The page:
Workshop, Colloquium Mark Bicentennial of Darwin's Birth

May 19, 2009 - News Release

Evolution isn't just about the past. Where evolutionary science will lead us - and how to teach the often-contentious subject in high school - will be the focus of a high school teacher workshop and research colloquium this week at the University of Guelph

U of G biologists are running a daylong symposium today for high school teachers and science co-ordinators about teaching evolution under changes coming this fall in Ontario’s biology curriculum. Wednesday and Thursday, the University hosts the annual Peter Yodzis Colloquium in Fundamental Ecology, with this year's theme being “Frontiers of Evolution."

Both events will mark this year’s bicentennial of Charles Darwin’s birth and the 150th anniversary of publication of On the Origin of Species. Prof. Beren Robinson of the Department of Integrative Biology, says Darwin’s theory of evolution underpins understanding of the range of Earth’s organisms and their interrelations.

“There’s probably more public interest in biodiversity, but evolution becomes the organizing idea behind biodiversity,” he said. “We’re celebrating the fact that Darwin pulled together the framework that allowed biology to become a science.”

During the session on teaching evolution, teachers will learn about provincial plans to move evolution to Grade 11 biology from Grade 12 next fall. Among the speakers is David Sloan Wilson of Binghamton University, author of Evolution for Everyone: How Darwin’s Theory Can Change the Way We Think About Our Lives. He will discuss levels of selection.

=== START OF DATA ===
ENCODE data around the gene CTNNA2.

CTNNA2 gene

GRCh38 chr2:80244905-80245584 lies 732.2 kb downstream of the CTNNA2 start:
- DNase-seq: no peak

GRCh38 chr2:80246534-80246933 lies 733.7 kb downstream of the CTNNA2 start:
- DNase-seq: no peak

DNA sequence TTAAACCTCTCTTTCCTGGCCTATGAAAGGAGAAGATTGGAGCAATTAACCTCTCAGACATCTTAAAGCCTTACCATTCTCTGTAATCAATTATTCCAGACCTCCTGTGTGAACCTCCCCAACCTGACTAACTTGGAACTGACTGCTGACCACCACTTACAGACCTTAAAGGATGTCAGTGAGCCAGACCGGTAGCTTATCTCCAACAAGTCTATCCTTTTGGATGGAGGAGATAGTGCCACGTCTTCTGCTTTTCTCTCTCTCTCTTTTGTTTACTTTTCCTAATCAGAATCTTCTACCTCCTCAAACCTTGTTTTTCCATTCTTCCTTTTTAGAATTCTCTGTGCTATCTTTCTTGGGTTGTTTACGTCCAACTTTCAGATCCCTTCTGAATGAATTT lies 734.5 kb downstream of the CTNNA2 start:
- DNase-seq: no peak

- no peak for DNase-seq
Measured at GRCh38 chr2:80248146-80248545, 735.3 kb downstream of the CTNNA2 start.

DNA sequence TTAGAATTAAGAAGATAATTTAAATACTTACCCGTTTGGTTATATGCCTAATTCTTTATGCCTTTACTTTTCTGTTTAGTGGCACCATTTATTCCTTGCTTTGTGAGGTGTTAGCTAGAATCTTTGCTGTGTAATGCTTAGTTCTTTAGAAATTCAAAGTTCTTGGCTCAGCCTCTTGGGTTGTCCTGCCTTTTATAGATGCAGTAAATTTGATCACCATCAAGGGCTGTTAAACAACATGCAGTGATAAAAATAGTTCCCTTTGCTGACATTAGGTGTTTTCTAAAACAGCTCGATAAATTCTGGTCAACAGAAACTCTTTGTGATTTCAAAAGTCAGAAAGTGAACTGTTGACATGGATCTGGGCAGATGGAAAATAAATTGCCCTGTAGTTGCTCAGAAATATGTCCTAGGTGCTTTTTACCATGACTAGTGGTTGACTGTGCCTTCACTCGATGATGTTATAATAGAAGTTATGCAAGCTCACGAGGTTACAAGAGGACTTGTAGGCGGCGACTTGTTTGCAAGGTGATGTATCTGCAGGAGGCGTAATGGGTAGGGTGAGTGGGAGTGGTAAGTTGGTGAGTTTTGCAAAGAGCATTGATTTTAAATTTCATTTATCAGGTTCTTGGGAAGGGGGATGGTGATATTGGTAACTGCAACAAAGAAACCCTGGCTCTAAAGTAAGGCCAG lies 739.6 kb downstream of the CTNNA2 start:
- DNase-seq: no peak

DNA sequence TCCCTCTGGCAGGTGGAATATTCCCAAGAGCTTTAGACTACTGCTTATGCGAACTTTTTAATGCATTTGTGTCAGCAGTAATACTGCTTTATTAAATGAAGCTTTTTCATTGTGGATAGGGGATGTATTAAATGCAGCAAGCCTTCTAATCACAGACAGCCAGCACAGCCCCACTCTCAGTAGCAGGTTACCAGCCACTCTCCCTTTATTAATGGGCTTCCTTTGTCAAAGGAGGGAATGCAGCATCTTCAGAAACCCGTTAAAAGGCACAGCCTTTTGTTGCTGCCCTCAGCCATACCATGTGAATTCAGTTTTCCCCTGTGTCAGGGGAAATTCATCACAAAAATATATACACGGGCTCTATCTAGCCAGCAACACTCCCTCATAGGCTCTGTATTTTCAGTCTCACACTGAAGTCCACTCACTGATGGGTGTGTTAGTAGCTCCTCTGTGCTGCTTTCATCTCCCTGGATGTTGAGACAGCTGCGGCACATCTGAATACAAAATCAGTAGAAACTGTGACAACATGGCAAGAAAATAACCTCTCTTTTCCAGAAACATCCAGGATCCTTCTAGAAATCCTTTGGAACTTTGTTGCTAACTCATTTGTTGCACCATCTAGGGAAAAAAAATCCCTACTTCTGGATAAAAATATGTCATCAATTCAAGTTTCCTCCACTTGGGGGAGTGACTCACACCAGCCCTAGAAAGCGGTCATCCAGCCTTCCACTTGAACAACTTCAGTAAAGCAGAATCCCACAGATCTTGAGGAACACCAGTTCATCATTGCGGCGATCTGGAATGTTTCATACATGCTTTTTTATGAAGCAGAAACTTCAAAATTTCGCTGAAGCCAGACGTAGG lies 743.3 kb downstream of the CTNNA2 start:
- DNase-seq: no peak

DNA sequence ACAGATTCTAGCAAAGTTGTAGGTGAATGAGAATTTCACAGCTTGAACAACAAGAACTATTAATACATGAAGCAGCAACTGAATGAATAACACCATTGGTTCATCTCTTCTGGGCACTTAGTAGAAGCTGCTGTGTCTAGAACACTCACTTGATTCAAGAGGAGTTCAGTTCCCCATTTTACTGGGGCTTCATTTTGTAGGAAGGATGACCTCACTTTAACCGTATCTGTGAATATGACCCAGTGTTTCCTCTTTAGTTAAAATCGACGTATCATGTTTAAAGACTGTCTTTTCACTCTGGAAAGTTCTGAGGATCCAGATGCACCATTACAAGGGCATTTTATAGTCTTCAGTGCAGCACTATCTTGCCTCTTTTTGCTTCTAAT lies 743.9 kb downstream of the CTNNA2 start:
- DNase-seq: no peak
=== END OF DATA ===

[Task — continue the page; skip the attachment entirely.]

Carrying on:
Other speakers are Brian Alters of McGill University, David Campbell of Ridgeview High School in Florida and Eugenie Scott of the National Center for Science Education in California.

Grade 11 science teachers from Guelph’s three Catholic high schools plan to attend the session. Vince Campolongo, secondary curriculum co-ordinator for the Wellington County Catholic School Board, said science teachers sometimes lack adequate materials and resources and have trouble keeping up with scientific developments. It’s also difficult to simulate evolution in the lab, unlike running other science experiments.

“It’s not a faith-versus-science argument,” said Campolongo, a U of G biology grad. “For students, a deeper understanding of the natural world actually inspires awe in the workings of God’s creation. We look at how the two complement each other.”

Co-organizer Prof. Ryan Gregory added: “We want to know what teachers’ challenges are and how we can help." Gregory, who will also speak at the session on the evolution of genomics, is associate editor of Evolution: Education and Outreach, a two-year-old Springer journal written for science teachers and students and for scientists. Gregory hopes the event will strengthen links between U of G and high schools and lead to similar workshops on other science topics.

At the colloquium, which is named for the late Peter Yodzis, a retired U of G ecology professor who died in 2005, participants will discuss a variety of “hot topics” in evolutionary biology. These will include developmental biology; transitional forms between organisms or even between molecules; and studies of ongoing evolutionary change in bacteria, yeast and other fast-growing organisms.

Wilson will also speak at this event. Also on the roster are Richard Lenski of Michigan State University, who will talk about experimental evolution; Hans Thewissen of Northeastern Ohio Universities Colleges of Medicine and Pharmacy (paleontology and genetics); Belinda Chang of the University of Toronto (molecular evolution); and Craig Albertson of Syracuse University (evolution and development).

More information about colloquium is available online.

For media questions, contact Communications and Public Affairs: Lori Bona Hunt, 519-824-4120, Ext. 53338/, or Barry Gunn, Ext. 56982/

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